ORGANIC PRACTISES

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ORGANIC PRACTISES

Nov 29, 2001 | 18:09 1 As an organic home gardener I am interested in sharing experiences. What has worked and if there are any problems as yet unsolved that may be known by others; sharing experience and knowledge.

My experience is with vegetables in the Annapolis Valley. I have a backyard compost program, employ companion planting, and prefer the raised beds with plenty of mulch. I am leaning toward heirloom seeds and seed saving.

If you are looking for answer(s) or offer suggestions, this will expand the forum. I look forward to active participation. Respond to this or post a new topic. Reply With Quote
Nov 30, 2001 | 06:50 2 Organic gardening is gaining popularity amongst public. Since application of synthetic pesticides and fertilizers is not allowed this type of gardening is both knowledge and experience driven.
Heirloom Seeds have quite a selection in their portfolio and most of their seeds are non hybrids which will give some flexibility to grower and allow seed harvest.
I would, however, recommend buying seeds rather then saving them as you might run into problems with cross pollination in your garden. Reply With Quote
Nov 30, 2001 | 09:53 3 I would reiterate from another thread: Profit for the short term is the only measuring stick that can be used by government to determine the value of industry. They give lipservice (in response to intense lobbying) to environmental concerns but where peoples' livelihood is concerned, money counts. After all, environmental concerns don't pay taxes, affect GNP, and provide few jobs. Reply With Quote
Nov 30, 2001 | 16:47 4 Seed saving requires an isolation practise. I use material from floating covers to shield foreign pollen. This also requires pollination controls that involve insertion of insects or by hand. Since not a commercial operation, I am willing to invest the time.

Over ten years of organic practice I have seen increased yield and quantity while also seeing far less pest presence. The organic does work. It is also a great satisfaction to know that nutrients are more abundant.

Please continue. Reply With Quote
Dec 12, 2001 | 09:05 5 Organic Agriculture/ Gardening works in long run, however many growers get disappointed when facing short term challenges.
As far as seed saving goes, it is very labor and management demanding process which requires time and dedication. Glad to hear that it works for you. Reply With Quote
Dec 12, 2001 | 20:48 6 There is no short term organics. It is a long-range endevour. A good plan has an essential knowledge requirement along with the commitment to stick to it.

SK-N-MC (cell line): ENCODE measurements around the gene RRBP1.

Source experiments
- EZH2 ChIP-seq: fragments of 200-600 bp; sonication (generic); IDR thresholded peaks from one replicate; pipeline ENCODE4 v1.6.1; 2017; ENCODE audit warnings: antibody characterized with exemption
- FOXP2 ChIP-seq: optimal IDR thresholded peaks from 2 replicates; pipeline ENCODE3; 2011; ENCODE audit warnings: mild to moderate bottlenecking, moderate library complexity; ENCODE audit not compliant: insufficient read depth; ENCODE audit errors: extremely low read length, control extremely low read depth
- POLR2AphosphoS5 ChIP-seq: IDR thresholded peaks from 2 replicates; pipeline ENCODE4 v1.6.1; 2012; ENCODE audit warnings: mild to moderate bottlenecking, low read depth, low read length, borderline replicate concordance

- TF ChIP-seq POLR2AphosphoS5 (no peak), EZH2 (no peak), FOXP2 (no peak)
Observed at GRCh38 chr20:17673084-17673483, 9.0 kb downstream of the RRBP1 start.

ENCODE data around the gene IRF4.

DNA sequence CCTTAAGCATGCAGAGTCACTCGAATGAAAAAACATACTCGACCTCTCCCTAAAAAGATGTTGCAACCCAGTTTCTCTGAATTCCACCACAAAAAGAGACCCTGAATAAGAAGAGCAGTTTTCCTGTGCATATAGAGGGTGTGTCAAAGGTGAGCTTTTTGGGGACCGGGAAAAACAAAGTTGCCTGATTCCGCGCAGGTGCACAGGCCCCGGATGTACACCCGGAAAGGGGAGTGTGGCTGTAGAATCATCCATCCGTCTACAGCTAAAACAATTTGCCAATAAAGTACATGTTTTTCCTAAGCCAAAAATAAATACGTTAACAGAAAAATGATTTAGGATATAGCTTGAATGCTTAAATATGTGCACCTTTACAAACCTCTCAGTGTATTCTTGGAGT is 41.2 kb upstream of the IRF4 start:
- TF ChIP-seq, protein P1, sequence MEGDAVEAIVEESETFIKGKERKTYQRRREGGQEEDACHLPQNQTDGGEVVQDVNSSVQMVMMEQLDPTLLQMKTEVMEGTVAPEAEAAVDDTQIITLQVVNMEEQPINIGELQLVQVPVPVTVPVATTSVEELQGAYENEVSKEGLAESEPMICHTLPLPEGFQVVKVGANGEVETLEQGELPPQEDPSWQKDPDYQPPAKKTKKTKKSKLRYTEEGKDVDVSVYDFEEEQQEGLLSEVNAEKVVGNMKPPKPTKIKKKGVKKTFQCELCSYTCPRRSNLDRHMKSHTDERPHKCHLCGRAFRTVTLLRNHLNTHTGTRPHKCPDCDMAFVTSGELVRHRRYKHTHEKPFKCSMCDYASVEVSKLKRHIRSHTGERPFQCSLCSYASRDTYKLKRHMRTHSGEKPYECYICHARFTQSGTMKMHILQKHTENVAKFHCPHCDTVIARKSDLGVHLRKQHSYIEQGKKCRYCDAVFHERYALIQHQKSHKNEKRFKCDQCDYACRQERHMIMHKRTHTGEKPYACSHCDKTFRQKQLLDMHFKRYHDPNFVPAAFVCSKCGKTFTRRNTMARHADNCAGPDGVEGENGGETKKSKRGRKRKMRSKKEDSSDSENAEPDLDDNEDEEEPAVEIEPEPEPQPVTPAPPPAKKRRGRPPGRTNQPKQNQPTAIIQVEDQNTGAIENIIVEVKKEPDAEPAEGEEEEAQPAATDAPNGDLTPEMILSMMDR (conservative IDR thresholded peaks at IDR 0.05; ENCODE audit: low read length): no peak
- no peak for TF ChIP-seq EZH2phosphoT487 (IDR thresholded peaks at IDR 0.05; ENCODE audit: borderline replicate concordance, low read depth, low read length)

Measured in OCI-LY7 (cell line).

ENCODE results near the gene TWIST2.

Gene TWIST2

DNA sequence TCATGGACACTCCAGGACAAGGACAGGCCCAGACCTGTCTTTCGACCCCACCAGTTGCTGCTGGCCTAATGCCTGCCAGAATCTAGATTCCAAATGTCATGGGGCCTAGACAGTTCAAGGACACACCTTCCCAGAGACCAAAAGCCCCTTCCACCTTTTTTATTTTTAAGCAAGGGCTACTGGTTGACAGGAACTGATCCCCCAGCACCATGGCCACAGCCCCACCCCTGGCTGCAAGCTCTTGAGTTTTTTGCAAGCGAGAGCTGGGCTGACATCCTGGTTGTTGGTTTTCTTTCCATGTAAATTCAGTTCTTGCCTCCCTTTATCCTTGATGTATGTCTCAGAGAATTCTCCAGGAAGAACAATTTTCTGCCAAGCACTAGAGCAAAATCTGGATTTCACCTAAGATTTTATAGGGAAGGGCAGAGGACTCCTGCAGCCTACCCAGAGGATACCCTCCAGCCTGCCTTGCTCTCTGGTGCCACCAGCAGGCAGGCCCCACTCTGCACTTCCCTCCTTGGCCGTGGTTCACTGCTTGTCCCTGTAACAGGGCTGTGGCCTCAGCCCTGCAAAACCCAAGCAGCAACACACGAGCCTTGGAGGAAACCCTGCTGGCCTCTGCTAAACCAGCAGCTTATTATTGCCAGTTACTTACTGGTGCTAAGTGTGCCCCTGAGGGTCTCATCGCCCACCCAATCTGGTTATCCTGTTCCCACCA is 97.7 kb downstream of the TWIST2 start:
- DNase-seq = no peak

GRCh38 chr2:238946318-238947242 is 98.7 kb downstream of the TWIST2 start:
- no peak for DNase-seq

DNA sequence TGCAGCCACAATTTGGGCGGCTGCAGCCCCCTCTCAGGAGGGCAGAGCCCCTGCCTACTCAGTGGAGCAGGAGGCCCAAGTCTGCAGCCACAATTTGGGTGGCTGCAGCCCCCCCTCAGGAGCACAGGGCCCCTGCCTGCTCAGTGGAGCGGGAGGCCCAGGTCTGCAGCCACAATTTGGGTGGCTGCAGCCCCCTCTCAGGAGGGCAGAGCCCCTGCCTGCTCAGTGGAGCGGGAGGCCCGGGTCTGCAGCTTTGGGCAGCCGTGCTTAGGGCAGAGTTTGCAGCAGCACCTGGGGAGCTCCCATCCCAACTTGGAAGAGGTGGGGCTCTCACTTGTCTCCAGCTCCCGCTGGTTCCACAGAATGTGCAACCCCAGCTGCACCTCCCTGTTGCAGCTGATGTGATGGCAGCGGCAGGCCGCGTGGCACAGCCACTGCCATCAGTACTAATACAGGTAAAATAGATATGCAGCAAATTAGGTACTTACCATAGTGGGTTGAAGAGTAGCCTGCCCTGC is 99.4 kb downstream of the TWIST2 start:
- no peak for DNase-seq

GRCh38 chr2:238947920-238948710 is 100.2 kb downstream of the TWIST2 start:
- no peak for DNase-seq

There is a wealth of knowledge available, most of which is free. There are books and web sites with most of the answers. An organic grower also must be open to trial and error. Some things will work consistently while others may need a little tweaking.

The real results will pop up after the fourth or fifth year. From then on it is a steady progression to harmony and bliss.

The market is there for the commercial enterprise. Start with a plan. Reply With Quote
Dec 13, 2001 | 09:32 7 Small scale producers - gardeners seem to be interested in organic practices. Have you thought of putting a course together through community college? Just an idea. Reply With Quote
Dec 13, 2001 | 12:15 8 How to you define what is organic? I have always had a big vegetable garden with annual and perennial vegies as well as flower plots and I garden the same way most farm plots were grown for the past 100 years. I never use commercial fertilizers and try to stay as close to nature as possible. This is easy for me on may scale, but I can see it might be more difficult if I had to make a living at it.

What is the advantage of Heritage seeds? Reply With Quote
Dec 13, 2001 | 16:36 9 Pandiana,

I would define organic as chemical free. There are many natural steps and solutions to most problems; I haven't met one that can't be dealt with organically. The foundation is building the soil to provide the nutrients your plants need.

In my thinking, the plants are the beginning of our food chain. All else draws nutrients which only plants can extract from the soil.

The greatest benefit of heirloom seeds is pure taste. It is always a comsumer complaint that most of the produce on store shelves have not taste. ioscience has bred plants for appearance and storage. It has cost us in flavour. Do your own taste tests.